Lake Victoria fishermen welcome plastic bags ban
MEASURE Nema inspected boats yesterday to ensure they did not have polythene bags
KISUMU | Fishermen on Lake Victoria have supported the ban on plastics, saying it is a big step to reclaiming the dwindling life in one of Africa’s largest fresh water bodies.
Lake Victoria Beach Management Unit Network, through association chairman Edward Oremo, said polythene bags had threatened their livelihoods.
“Plastic bags in the lake have contributed to decrease of fish,” said Mr Oremo.
He said the pollutants have clogged breeding sites in the lake, affecting the population of fish and the livelihood of many.
“Some species of fish have in the recent past disappeared because plastics have clogged
Fishermen said plastic bags had led to reduction in ish population, threatening their livelihood
fish breeding areas,” Mr Oremo said.
He noted that islands such as Remba, Ringiti and Migingo have been adversely affected by the plastic menace.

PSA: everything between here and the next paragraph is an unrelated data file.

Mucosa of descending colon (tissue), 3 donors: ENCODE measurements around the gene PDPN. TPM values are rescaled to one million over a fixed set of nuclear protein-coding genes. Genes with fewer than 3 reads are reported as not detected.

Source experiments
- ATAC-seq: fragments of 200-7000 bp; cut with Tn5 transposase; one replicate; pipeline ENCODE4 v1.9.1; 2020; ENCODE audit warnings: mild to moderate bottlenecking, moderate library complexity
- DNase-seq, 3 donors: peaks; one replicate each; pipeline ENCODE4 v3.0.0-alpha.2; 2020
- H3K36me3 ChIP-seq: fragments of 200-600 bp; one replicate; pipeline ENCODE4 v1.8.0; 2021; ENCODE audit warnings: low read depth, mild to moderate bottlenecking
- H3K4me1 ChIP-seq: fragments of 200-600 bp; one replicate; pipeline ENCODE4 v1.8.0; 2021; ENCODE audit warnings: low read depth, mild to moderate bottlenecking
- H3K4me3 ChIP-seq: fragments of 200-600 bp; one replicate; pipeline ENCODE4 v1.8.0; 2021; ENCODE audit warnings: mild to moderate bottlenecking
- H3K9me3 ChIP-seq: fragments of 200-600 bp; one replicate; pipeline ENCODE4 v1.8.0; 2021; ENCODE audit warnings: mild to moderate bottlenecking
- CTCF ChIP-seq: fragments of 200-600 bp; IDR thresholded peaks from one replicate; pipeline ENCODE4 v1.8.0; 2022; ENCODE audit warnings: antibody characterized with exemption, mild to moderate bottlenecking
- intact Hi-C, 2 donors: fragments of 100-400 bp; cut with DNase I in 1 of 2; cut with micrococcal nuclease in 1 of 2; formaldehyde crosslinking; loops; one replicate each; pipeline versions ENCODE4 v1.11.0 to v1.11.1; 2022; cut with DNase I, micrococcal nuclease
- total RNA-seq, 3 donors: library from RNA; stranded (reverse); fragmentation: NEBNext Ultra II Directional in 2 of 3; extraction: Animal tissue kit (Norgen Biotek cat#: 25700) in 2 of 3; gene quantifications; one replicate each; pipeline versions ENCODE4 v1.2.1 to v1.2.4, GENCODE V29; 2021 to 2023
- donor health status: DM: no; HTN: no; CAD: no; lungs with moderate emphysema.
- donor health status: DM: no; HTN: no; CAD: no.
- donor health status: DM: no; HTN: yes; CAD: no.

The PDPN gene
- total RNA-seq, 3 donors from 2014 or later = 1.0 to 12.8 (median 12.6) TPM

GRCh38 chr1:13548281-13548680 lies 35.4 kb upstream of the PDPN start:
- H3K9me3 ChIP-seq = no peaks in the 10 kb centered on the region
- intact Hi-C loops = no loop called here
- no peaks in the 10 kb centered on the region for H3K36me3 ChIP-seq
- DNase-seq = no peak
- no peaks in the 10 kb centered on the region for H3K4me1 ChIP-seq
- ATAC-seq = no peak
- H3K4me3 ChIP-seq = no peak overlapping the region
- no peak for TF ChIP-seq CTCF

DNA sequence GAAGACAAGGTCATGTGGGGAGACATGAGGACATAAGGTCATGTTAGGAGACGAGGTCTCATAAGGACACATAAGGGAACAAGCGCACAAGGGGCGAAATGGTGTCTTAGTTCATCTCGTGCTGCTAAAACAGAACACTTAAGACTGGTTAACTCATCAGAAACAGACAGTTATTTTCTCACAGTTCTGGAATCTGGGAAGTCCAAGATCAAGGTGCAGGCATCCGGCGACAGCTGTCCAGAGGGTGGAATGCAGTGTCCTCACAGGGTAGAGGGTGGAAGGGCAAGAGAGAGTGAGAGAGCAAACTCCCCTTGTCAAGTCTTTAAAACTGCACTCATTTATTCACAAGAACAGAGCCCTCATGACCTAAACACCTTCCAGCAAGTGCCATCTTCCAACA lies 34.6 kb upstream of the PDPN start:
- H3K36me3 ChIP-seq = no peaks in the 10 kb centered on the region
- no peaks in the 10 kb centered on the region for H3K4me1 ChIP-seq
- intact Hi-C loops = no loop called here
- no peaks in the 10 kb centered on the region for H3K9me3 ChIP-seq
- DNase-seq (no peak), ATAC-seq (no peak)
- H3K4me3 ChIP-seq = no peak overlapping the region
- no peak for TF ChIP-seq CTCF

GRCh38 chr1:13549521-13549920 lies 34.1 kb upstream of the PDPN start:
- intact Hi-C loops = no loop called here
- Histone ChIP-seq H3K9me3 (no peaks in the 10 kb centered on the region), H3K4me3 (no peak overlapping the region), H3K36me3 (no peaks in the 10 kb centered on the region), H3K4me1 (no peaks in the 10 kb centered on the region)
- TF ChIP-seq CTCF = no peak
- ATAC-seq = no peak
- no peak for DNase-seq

Yesterday, National Environment Management Authority (Nema) officials inspected boats before they got into the lake to ensure they had no plastic bags.
Homa Bay County environment officer John Maniafu said they will ensure the ban is effected by organising public awareness meetings with fishermen and fishery officers.
“We are organising meetings with beach fishermen and fisheries officers to ensure the ban is effected,” said Mr Maniafu.
Kenya Marine and Fisheries Research Institute director Christopher Aura, who is an environmental scientist, said plastic pollutants in the lake have been destroying aquatic life.
Plastic pollutants, he added have affected movement of fish in the lake.
“Plastics have blocked water ways and also interfered with the circulation of oxygen in the lake.”
Meanwhile, demand for old newspapers has risen in parts of Homa Bay County as the ban on the use of plastic bags took effect on Monday.
Many butchery operators and grocery vendors have resorted to newspapers to wrap their products. In Homa Bay town market food products such as tomatoes, kales and onions are now being wrapped in newspapers.
NEW RULES newspapers are now in demand after the ban on plastic bags took effect.